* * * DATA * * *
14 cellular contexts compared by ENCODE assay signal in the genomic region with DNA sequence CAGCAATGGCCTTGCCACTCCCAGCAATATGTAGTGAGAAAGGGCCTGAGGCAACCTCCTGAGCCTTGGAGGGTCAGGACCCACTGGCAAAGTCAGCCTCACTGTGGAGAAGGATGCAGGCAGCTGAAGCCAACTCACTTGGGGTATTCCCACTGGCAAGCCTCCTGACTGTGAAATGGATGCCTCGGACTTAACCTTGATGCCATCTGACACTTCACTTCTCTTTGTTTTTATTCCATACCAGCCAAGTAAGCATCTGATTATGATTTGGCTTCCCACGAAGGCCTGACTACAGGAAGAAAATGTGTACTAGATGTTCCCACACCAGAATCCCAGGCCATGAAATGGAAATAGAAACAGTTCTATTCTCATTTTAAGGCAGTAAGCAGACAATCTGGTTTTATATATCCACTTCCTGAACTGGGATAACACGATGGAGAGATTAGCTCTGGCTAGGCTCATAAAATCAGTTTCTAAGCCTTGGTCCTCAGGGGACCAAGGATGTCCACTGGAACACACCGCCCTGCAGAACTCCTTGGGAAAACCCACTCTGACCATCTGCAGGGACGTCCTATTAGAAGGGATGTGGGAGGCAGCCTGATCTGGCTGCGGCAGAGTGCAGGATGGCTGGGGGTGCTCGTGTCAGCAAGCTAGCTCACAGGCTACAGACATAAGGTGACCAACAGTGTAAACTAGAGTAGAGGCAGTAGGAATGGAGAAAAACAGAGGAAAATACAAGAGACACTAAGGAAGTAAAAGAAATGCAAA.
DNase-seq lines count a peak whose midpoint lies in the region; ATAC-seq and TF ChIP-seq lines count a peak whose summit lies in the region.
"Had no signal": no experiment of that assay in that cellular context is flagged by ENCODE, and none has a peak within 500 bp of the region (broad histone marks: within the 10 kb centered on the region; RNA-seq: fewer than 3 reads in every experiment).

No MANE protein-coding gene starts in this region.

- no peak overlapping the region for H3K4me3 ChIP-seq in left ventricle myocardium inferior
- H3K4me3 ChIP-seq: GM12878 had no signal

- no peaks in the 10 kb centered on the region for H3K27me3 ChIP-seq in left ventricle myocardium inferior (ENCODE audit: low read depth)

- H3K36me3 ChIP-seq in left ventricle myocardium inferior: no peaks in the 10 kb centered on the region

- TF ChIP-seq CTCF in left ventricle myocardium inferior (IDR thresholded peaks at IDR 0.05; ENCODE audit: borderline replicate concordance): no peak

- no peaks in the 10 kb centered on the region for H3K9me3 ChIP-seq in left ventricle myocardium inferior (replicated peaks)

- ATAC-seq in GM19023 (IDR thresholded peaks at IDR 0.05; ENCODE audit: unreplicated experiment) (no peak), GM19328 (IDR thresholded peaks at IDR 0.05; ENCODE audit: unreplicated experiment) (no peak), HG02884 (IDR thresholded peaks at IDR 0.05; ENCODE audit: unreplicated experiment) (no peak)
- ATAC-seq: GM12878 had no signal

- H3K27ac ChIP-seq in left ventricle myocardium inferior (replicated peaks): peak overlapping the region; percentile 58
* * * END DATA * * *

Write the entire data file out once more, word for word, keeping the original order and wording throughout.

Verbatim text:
14 cellular contexts compared by ENCODE assay signal in the genomic region with DNA sequence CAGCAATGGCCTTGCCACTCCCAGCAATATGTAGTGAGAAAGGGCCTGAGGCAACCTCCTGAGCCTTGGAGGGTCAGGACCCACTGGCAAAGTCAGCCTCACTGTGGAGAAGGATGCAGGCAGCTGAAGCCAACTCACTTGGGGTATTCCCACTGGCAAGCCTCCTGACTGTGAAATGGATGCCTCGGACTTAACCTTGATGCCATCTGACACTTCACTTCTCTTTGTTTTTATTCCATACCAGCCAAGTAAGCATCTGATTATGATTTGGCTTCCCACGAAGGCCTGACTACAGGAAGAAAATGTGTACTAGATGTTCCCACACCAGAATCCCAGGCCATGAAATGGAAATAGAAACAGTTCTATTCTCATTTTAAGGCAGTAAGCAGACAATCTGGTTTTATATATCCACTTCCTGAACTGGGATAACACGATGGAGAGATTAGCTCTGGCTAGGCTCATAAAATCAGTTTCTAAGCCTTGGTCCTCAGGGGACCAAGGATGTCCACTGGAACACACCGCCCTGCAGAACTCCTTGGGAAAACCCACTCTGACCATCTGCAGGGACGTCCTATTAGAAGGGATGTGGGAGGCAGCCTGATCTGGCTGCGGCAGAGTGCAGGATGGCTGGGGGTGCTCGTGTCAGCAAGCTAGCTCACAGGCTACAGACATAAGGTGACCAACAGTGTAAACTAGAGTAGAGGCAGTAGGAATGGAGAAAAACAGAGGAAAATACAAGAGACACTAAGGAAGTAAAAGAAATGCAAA.
DNase-seq lines count a peak whose midpoint lies in the region; ATAC-seq and TF ChIP-seq lines count a peak whose summit lies in the region.
"Had no signal": no experiment of that assay in that cellular context is flagged by ENCODE, and none has a peak within 500 bp of the region (broad histone marks: within the 10 kb centered on the region; RNA-seq: fewer than 3 reads in every experiment).

No MANE protein-coding gene starts in this region.

- no peak overlapping the region for H3K4me3 ChIP-seq in left ventricle myocardium inferior
- H3K4me3 ChIP-seq: GM12878 had no signal

- no peaks in the 10 kb centered on the region for H3K27me3 ChIP-seq in left ventricle myocardium inferior (ENCODE audit: low read depth)

- H3K36me3 ChIP-seq in left ventricle myocardium inferior: no peaks in the 10 kb centered on the region

- TF ChIP-seq CTCF in left ventricle myocardium inferior (IDR thresholded peaks at IDR 0.05; ENCODE audit: borderline replicate concordance): no peak

- no peaks in the 10 kb centered on the region for H3K9me3 ChIP-seq in left ventricle myocardium inferior (replicated peaks)

- ATAC-seq in GM19023 (IDR thresholded peaks at IDR 0.05; ENCODE audit: unreplicated experiment) (no peak), GM19328 (IDR thresholded peaks at IDR 0.05; ENCODE audit: unreplicated experiment) (no peak), HG02884 (IDR thresholded peaks at IDR 0.05; ENCODE audit: unreplicated experiment) (no peak)
- ATAC-seq: GM12878 had no signal

- H3K27ac ChIP-seq in left ventricle myocardium inferior (replicated peaks): peak overlapping the region; percentile 58